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  The domestication syndrome in vegetatively-propagated field crops

Denham, T., Barton, H., Castillo, C., Crowther, A., Dotte-Sarout, E., Florin, A., et al. (2020). The domestication syndrome in vegetatively-propagated field crops. Annals of Botany, 125(4): mcz212, pp. 581-597. doi:10.1093/aob/mcz212.

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Item Permalink: http://hdl.handle.net/21.11116/0000-0005-76BE-1 Version Permalink: http://hdl.handle.net/21.11116/0000-0006-07BE-D
Genre: Journal Article

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 Creators:
Denham, Tim, Author
Barton, Huw, Author
Castillo, Cristina, Author
Crowther, Alison1, Author              
Dotte-Sarout, Emilie, Author
Florin, Anna, Author
Pritchard, Jenifer, Author
Barron, Aleese, Author
Zhang, Yekun, Author
Fuller, Dorian Q, Author
Affiliations:
1Archaeology, Max Planck Institute for the Science of Human History, Max Planck Society, ou_2074312              

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Free keywords: asexual (clonal) reproduction, vegetative propagation, phenotype, early agriculture, developmental plasticity, archaeobotany
 Abstract: Vegetatively propagated crops are globally significant in terms of current agricultural production, as well as for understanding the long-term history of early agriculture and plant domestication. Today, significant field crops include sugarcane (Saccharum officinarum), potato (Solanum tuberosum), manioc (Manihot esculenta), bananas and plantains (Musa cvs.), sweet potato (Ipomoea batatas), yams (Dioscorea spp.) and taro (Colocasia esculenta). In comparison to sexually-reproduced crops, especially cereals and legumes, the domestication syndrome in vegetatively-propagated field crops is poorly defined.Here, a range of phenotypic traits potentially comprising a syndrome associated with early domestication of vegetatively-propagated field crops is proposed, including: mode of reproduction, yield of edible portion, ease of harvesting, defensive adaptations, timing of production and plant architecture. The archaeobotanical visibility of these syndrome traits is considered with a view to the reconstruction of the geographical and historical pathways of domestication for vegetatively-propagated field crops in the past.Although convergent phenotypic traits are identified, none are ubiquitous and some are divergent. In contrast to cereals and legumes, several traits seem to represent varying degrees of plastic response to growth environment and practices of cultivation, as opposed to solely morphogenetic ‘fixation’.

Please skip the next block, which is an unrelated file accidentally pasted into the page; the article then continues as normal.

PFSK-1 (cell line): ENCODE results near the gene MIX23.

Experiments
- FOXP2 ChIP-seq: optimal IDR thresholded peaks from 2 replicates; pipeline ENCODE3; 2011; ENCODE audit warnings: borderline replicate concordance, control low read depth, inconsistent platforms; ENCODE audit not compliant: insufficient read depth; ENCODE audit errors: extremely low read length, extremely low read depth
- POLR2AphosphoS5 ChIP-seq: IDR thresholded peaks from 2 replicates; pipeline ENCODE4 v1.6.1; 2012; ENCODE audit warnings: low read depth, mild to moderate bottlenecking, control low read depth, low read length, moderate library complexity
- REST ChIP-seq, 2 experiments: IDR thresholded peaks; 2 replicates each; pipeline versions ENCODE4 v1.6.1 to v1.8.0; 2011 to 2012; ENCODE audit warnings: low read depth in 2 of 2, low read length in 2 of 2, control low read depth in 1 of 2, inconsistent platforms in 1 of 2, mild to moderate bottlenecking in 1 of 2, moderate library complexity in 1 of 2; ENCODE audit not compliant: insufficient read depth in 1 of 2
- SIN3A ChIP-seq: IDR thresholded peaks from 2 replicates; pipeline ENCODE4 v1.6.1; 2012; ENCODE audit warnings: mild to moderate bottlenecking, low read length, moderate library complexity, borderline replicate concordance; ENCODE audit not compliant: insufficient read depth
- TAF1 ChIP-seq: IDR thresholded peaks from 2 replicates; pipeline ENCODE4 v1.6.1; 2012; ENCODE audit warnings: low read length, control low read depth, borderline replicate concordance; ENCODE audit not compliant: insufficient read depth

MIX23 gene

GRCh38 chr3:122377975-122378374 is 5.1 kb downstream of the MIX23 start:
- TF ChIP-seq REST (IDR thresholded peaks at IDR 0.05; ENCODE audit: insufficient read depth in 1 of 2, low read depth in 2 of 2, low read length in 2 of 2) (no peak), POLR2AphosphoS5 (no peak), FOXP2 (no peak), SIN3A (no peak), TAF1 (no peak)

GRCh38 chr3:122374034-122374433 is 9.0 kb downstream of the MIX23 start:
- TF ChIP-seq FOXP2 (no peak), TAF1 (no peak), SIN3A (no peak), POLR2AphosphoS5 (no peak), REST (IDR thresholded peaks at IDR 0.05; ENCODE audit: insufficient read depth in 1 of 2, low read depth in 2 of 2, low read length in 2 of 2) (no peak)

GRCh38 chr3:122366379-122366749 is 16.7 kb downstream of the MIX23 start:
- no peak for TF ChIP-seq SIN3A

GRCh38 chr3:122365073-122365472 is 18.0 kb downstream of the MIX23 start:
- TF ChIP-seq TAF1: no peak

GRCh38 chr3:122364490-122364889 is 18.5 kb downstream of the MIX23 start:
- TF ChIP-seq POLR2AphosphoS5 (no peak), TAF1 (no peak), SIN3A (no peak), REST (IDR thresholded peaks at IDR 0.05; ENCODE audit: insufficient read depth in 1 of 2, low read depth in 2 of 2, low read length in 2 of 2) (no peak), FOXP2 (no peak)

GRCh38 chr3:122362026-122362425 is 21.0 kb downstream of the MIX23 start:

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Language(s): eng - English
 Dates: 2020-01-062020-03-16
 Publication Status: Published in print
 Pages: 17
 Publishing info: -
 Table of Contents: -
 Rev. Method: Peer
 Identifiers: DOI: 10.1093/aob/mcz212
Other: shh2492
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Title: Annals of Botany
Source Genre: Journal
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Publ. Info: London : Oxford University Press
Pages: - Volume / Issue: 125 (4) Sequence Number: mcz212 Start / End Page: 581 - 597 Identifier: ISSN: 0305-7364
CoNE: https://pure.mpg.de/cone/journals/resource/110992357367384